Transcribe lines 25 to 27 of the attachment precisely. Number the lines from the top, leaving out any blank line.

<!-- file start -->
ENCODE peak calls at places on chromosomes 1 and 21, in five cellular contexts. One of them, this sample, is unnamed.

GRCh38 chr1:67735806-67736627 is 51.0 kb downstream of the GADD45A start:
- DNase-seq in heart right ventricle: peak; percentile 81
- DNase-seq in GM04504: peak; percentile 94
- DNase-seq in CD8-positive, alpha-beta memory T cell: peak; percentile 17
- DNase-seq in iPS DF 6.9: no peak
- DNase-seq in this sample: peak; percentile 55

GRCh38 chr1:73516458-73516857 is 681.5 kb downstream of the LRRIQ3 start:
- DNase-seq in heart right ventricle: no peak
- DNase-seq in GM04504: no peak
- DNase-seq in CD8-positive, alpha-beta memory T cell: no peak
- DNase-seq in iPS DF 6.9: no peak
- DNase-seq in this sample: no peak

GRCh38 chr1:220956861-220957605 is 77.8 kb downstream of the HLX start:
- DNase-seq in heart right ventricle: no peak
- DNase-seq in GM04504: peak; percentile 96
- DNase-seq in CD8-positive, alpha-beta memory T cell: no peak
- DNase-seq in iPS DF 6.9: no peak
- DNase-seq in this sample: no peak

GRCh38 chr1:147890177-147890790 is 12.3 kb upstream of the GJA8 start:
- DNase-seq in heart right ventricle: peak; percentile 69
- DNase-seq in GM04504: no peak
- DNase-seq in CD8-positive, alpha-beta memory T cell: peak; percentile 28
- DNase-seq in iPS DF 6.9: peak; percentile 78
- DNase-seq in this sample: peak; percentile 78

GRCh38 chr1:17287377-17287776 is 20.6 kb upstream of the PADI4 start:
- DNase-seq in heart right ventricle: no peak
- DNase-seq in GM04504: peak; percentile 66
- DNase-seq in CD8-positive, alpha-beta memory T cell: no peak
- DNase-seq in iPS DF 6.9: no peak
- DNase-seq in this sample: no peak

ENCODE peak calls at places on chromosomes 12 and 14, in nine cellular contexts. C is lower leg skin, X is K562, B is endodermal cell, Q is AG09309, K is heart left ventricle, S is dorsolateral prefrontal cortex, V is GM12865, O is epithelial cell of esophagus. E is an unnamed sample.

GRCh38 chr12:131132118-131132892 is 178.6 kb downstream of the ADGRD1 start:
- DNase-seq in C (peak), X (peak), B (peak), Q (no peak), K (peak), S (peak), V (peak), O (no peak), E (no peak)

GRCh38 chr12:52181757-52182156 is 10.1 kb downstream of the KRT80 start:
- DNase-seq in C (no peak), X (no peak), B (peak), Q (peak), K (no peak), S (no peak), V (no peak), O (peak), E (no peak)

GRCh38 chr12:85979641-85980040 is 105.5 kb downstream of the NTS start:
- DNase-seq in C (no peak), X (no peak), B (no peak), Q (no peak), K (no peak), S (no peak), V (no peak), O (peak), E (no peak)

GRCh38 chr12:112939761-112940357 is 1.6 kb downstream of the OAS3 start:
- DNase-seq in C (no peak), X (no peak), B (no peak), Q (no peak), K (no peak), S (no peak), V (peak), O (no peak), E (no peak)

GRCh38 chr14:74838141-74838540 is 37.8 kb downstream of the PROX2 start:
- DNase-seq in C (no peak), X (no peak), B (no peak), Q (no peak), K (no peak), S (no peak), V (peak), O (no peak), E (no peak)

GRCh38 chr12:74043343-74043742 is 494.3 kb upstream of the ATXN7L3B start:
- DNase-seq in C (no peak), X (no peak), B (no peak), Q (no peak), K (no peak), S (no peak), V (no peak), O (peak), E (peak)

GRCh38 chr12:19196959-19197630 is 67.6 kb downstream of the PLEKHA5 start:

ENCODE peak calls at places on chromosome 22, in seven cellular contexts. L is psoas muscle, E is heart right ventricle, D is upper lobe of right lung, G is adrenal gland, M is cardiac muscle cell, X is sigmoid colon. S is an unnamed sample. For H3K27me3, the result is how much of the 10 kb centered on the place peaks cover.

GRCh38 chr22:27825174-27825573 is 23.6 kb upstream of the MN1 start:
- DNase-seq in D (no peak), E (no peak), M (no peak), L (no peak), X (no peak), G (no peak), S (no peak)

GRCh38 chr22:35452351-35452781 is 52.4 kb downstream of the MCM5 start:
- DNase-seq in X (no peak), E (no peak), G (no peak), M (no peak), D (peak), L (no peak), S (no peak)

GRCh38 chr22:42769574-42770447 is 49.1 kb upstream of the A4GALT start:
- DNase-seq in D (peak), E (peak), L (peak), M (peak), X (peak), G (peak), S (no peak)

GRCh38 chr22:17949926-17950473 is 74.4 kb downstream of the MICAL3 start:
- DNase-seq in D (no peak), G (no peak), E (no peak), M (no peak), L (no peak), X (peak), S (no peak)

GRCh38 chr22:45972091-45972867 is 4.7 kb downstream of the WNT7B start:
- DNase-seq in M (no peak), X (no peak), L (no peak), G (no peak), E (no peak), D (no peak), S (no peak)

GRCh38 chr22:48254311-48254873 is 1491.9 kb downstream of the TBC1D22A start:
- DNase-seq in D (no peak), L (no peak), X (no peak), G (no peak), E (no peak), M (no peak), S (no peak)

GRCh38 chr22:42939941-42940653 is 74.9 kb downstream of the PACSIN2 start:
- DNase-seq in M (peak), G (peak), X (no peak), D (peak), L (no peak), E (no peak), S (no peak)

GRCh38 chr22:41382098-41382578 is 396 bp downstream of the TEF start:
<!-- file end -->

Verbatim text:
- DNase-seq in this sample: peak; percentile 78

GRCh38 chr1:17287377-17287776 is 20.6 kb upstream of the PADI4 start:
- DNase-seq in heart right ventricle: no peak